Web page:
Though a crucial element in Japan’s gradual early 20th century military and economic encroachment on China, the “puppet state” of Manchukuo was also paradoxically characterized by a high degree of legitimizing legal rhetoric. While its political realities generally failed to reflect these idealized foundations, in some capacities the regime actually did provide significant space for legal and other forms of civil society resistance, including by Chinese legal professionals. In order to better understand the early reception of Western, rights-based concepts of law’s social function in East Asia, then, Manchukuo is a valuable subject of study. As this Article shows, there is evidence of at least germinal development of a kind of rights-oriented legal activism that, in the Chinese context, is often viewed as first emerging only in the late-20th century Reform Era.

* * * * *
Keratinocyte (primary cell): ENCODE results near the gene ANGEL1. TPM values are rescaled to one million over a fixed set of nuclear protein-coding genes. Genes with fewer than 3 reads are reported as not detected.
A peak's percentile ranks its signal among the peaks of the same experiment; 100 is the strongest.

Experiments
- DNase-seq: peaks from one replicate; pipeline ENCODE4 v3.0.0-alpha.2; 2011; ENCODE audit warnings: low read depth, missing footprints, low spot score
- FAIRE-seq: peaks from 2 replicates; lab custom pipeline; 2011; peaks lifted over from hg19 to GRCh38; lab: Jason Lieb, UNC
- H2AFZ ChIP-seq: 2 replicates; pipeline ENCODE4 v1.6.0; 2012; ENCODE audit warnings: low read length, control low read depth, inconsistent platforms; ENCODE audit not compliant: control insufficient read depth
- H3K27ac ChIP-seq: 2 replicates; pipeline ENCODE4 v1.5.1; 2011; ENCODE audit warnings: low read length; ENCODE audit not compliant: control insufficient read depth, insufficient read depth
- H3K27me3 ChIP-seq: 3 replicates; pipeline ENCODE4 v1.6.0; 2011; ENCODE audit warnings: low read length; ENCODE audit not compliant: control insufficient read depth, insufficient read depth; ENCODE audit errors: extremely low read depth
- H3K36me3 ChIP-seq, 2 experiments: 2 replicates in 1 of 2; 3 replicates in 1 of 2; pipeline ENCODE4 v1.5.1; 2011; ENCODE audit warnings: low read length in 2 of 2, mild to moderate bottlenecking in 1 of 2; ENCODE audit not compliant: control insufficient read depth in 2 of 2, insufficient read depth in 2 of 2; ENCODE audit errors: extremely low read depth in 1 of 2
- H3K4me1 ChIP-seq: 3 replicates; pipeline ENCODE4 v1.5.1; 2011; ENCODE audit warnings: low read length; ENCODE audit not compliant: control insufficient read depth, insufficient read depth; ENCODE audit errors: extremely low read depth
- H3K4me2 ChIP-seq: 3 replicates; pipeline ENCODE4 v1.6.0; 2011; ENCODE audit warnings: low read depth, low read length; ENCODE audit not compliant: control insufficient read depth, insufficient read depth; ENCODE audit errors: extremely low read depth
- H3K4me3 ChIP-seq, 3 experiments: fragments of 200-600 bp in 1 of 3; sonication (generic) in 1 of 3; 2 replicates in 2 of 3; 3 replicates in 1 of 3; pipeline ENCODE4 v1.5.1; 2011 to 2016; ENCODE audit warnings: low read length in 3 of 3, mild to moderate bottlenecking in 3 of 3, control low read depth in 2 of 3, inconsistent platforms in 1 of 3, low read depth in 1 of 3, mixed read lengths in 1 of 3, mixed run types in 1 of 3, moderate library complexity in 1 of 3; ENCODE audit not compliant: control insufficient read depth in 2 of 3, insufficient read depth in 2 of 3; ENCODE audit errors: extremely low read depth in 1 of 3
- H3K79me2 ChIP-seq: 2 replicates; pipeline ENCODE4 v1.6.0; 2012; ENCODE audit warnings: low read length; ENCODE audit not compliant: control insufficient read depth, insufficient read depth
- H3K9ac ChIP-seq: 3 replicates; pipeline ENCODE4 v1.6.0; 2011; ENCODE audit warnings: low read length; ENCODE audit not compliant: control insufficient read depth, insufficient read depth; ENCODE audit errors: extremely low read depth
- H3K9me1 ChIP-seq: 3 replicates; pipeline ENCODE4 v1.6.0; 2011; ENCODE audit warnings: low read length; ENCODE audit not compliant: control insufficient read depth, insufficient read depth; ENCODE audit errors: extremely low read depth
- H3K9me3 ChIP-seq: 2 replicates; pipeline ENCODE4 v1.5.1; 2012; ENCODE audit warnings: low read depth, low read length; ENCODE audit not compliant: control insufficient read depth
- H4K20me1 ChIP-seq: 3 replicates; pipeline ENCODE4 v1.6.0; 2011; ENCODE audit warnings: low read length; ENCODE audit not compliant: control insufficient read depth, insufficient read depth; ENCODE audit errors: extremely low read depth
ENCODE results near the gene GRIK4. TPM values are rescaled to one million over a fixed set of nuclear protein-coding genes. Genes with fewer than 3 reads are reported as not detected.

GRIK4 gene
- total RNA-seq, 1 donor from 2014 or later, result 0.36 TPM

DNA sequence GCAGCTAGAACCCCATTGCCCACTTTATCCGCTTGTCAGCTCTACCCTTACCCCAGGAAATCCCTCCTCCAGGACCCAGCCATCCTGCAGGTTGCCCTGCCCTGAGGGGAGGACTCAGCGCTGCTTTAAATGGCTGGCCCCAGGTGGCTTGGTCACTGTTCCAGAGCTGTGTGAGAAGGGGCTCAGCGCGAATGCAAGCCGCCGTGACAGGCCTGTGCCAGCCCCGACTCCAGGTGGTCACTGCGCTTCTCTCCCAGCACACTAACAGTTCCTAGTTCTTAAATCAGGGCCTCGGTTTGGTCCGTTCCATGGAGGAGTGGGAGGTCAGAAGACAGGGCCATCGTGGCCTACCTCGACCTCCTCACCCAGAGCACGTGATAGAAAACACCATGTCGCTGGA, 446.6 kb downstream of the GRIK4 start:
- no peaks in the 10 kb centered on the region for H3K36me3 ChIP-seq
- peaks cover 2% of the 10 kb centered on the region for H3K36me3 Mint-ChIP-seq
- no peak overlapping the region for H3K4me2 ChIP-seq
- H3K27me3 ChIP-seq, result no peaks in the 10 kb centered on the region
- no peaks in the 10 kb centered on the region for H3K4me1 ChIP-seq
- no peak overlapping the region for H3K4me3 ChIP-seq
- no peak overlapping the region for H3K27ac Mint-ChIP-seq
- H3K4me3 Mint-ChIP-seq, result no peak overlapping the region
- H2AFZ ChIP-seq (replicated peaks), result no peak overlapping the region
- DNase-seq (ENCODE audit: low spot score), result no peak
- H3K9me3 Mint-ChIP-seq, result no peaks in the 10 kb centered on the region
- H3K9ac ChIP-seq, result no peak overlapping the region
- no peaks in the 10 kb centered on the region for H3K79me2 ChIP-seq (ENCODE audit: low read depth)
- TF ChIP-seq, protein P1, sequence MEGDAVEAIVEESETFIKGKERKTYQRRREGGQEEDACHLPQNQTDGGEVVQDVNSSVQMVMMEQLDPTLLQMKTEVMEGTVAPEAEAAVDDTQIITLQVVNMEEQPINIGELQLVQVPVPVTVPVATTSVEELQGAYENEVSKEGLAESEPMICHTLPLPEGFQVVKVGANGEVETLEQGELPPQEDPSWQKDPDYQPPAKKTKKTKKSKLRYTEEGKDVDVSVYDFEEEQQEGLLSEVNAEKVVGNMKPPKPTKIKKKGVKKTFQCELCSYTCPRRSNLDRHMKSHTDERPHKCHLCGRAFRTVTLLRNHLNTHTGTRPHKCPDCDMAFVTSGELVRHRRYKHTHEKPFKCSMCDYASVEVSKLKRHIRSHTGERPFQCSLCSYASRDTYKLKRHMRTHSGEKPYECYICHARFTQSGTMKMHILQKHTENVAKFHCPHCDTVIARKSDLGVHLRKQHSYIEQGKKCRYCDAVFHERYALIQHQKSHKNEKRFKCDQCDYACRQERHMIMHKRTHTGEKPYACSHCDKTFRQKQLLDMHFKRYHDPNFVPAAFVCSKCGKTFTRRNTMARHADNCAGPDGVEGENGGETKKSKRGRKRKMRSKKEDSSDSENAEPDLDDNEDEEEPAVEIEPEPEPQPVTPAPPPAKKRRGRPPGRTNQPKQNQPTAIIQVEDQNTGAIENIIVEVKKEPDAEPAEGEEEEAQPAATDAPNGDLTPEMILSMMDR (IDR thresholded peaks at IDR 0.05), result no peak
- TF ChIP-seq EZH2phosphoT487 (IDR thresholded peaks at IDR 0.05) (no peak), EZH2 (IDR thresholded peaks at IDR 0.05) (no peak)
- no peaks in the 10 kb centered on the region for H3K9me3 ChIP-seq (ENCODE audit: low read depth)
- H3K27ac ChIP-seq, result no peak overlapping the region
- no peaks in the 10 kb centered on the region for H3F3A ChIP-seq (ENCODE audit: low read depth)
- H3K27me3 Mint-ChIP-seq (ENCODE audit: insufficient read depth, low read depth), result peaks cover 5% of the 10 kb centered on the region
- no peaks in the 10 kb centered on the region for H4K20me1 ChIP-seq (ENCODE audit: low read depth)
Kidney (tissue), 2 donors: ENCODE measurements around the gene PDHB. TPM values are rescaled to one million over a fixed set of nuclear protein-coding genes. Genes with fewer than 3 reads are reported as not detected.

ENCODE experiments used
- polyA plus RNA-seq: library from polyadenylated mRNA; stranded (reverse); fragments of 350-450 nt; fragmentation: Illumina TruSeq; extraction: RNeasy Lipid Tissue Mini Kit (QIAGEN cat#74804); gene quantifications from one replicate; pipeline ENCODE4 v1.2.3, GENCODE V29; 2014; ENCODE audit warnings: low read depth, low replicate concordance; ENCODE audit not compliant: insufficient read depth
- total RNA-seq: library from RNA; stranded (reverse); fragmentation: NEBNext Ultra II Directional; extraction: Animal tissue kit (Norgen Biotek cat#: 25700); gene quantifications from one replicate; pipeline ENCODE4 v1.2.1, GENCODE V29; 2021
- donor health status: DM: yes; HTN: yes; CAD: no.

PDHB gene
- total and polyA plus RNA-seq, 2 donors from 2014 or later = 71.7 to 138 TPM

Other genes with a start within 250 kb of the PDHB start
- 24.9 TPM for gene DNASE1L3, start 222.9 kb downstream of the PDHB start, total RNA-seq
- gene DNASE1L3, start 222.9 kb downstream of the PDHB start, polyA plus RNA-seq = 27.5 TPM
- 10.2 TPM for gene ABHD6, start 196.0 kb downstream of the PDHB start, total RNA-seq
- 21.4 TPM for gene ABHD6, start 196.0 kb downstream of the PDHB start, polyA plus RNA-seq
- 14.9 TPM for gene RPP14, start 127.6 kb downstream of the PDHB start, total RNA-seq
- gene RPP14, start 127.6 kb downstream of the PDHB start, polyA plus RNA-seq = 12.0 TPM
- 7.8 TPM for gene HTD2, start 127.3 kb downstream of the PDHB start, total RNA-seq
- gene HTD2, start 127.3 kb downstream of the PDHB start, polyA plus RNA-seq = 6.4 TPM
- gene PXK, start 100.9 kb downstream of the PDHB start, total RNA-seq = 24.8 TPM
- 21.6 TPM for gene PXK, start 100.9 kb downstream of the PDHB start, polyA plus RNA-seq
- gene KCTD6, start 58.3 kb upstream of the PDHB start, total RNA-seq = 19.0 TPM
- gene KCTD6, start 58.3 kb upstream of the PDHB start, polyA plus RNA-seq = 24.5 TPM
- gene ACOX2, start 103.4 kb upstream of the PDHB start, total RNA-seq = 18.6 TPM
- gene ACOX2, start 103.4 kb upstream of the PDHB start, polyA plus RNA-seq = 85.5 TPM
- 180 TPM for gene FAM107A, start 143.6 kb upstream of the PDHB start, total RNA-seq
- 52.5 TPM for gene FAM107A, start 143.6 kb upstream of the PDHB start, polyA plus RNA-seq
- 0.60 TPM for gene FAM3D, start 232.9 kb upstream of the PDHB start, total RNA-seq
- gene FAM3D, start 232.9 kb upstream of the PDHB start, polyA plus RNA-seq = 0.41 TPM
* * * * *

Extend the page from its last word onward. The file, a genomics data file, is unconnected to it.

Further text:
Friday, November 27, 2015
Mitchell on Law in Manchukuo, 1931-1945
Ryan Mitchell, a Ph.D. in Law candidate at Yale University, has posted Legal Activism and Rights Consciousness in a "Puppet State": Law in Manchukuo's Civil Resistance, 1931-1945. Here is the abstract: